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Oklahoma Memories

Woodward Tornado, 1947

2010-04-12

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"A little boy died there. Of course the doctor said that my husband was already dead, so they loaded him in the back of a pickup."

That's the voice of Agnes Giddens. Agnes was working at the Oasis Steakhouse the night of April 9, 1947…the night the deadliest tornado in Oklahoma history devastated the city of Woodward.

From the Oklahoma History Center, this is Oklahoma Memories. I'm Michael Dean.

It was quiet night in Woodward, the night of April 9, 1947. Agnes Giddens was a waitress at the Oasis Steakhouse working the night shift. That was her preference. Her husband worked days; she worked nights. That way someone was always at home with her two sons. But that night, no one would have expected what would happen over the next couple of hours.

"It was kind of the beginning of spring. People wanted to be out and doing things and all, and I remember this cloud bank in the southwest about sundown and lightning and such and I thought 'Well, it's going to rain and maybe the weather will get settled and so on.' Then, of course, after dark why it began to build up and move toward town."

On April 7th, a pacific warm front crossed through Arizona and New Mexico, and by April 9th, the front arrived near Amarillo where it collided with a strong cold front. The wind speed in Amarillo was clocked at more than 100 miles per hour, and in short order, a half-dozen tornadoes formed and dropped from the sky. The first one with a base estimated at two miles wide struck Canadian, Texas. The biggest town in its path was Woodward.

There were no tornado warnings as we're accustomed to today. And on Wednesday April 9, 1947, it was the third day of a nationwide telephone strike. Only emergency operators were working the switchboards at the local phone offices.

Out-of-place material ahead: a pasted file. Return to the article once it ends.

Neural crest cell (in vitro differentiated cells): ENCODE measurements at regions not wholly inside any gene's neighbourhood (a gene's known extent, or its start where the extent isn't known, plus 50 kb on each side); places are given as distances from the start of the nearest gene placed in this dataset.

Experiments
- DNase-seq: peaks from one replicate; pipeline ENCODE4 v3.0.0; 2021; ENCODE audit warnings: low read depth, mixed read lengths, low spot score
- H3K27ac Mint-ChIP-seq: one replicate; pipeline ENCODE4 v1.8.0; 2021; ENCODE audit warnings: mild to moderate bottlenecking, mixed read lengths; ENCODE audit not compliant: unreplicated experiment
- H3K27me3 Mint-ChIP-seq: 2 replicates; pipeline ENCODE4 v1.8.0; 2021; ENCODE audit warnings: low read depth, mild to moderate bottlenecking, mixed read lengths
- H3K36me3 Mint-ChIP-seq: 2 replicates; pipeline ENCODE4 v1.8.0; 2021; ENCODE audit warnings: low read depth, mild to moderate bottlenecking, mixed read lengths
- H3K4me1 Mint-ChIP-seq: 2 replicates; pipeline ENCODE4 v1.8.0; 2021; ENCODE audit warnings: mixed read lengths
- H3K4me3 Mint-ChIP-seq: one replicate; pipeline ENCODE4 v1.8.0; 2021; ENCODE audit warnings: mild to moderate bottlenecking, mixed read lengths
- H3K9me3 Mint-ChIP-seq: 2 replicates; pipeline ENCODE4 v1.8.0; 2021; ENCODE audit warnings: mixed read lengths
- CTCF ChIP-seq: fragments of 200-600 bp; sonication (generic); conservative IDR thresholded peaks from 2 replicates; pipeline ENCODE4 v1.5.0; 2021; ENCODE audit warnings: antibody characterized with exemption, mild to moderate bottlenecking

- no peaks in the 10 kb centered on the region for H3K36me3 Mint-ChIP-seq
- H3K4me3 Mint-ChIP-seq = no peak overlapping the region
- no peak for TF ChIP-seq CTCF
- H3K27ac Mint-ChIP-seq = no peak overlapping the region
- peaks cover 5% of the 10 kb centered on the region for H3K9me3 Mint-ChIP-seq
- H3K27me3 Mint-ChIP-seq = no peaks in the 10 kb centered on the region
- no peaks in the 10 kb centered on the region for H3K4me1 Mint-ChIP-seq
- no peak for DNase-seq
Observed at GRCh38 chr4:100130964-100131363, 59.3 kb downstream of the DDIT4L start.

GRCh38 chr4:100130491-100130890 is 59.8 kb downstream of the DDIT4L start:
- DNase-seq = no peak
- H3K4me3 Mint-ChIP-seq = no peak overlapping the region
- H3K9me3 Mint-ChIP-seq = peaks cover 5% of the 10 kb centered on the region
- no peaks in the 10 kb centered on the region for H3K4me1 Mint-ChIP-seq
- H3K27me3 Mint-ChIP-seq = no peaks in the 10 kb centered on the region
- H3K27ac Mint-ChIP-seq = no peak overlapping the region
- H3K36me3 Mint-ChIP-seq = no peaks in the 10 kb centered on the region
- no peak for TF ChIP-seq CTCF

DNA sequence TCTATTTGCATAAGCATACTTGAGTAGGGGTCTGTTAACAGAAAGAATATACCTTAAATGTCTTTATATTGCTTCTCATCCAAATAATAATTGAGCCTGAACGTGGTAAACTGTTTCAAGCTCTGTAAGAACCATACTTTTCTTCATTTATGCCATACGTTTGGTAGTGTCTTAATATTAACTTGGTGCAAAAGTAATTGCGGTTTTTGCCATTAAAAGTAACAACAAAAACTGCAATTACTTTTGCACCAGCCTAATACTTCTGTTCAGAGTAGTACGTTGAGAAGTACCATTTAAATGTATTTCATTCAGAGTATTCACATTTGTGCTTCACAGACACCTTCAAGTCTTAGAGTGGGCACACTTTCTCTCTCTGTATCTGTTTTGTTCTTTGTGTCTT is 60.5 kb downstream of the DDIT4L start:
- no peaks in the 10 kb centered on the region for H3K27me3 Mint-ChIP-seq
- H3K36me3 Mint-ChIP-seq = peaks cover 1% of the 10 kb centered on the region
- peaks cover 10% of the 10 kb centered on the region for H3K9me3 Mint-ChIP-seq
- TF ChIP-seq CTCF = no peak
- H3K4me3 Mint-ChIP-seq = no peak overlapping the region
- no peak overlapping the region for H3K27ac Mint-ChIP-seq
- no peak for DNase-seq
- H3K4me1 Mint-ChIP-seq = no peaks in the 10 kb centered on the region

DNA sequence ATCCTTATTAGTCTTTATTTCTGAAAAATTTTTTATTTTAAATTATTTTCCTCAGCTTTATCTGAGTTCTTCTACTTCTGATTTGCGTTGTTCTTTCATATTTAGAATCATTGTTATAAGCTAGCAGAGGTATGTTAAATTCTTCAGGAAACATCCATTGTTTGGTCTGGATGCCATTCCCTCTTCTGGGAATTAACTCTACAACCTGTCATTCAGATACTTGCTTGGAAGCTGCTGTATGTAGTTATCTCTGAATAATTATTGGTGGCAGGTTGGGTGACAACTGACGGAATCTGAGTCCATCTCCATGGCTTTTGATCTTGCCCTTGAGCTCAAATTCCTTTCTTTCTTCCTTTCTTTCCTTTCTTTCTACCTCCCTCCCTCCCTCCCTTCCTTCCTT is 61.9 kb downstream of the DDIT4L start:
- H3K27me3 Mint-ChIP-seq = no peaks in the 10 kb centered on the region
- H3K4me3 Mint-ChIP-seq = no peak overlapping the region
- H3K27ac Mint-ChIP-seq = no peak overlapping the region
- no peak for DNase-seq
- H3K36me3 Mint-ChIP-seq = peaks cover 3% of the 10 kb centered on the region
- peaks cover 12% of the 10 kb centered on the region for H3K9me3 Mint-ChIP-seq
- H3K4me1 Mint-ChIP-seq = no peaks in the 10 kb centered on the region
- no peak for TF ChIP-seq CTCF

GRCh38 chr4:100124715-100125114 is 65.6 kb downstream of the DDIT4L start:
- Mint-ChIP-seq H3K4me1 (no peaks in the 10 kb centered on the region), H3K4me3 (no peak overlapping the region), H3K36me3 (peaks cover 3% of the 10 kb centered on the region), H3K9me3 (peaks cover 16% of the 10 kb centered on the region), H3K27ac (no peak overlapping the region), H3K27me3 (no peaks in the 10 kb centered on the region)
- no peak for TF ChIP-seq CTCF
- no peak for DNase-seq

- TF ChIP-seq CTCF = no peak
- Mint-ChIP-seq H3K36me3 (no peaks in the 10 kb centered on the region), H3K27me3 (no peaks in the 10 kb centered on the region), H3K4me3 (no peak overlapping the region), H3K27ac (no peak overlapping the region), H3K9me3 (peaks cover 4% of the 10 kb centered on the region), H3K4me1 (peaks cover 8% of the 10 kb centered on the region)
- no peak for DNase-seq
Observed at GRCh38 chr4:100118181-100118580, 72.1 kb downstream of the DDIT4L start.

Giddens was concerned that night. Usually her husband and two sons, ages 5 and 8, came by the Oasis where her husband would have a cup of coffee, and the boys would drink a soda.

"…and he didn't come over that evening for some reason, and I don't know why. He always came over but not that evening, and I wanted to call him and even tried to call him, but the operator said 'No, not unless it's an emergency,' and I said 'Well, it is an emergency. I want to get through. I want to find out why he didn't come over.' She wouldn't accept the call."

At 8:15pm the tornado completely leveled the town of Gage, 25 miles southwest of Woodward. Now Woodward was in the tornado's bulls-eye. People commented on how muggy it was that night, then the wind picked up, then it really started blowing, bending trees to the ground, then the rain followed the wind, then hail…then the tornado, until 1999, the only confirmed F-5 tornado to ever hit Oklahoma.

Giddens remembered what happened at the Oasis that night when the tornado hit.

"…and then the first thing I knew, why, tin started coming off of the Oasis and windows, you know, bulging and cracking and popping and so on. Then it wasn't long 'til dishes started coming off the shelves, and the whole building came apart. People were screaming."

Giddens left the Oasis as soon as the tornado passed. Her house was just two blocks away. She felt her way home through the pitch black of the night only to find her home gone. She knew the path of the storm was to the northeast…

"…and it all was headed toward the northeast, and so I reasoned, well they've got the northeast of where the house was. I found them a block away in a grater ditch, all three of them, and I would say my husband was probably already dead, all I could hear was the death gurgle in his throat, and then the little boy was unconscious, and my oldest one that lived through it, he was crying that he was hurt. 'Please help me, Mom.'"

The first reports that night were that 12 people were killed, but it was much worse than that. The first reports were that some houses and buildings had been demolished. It was much worse than that. The next morning, at daybreak, those who survived found themselves in the midst of a catastrophe. A two-mile-wide tornado had leveled 100 city blocks in Woodward, leaving 185 dead and 1,000 people injured.

The interview with Agnes Giddens was recorded in 1983. It's a part of the oral history collection at the Oklahoma History Center. The Oklahoma History Center is located on NE 23rd Street, just east of the state capitol in Oklahoma City.Oklahoma Memories is a production of the Oklahoma History Center, dedicated to collecting, preserving and sharing our state past. I'm Michael Dean.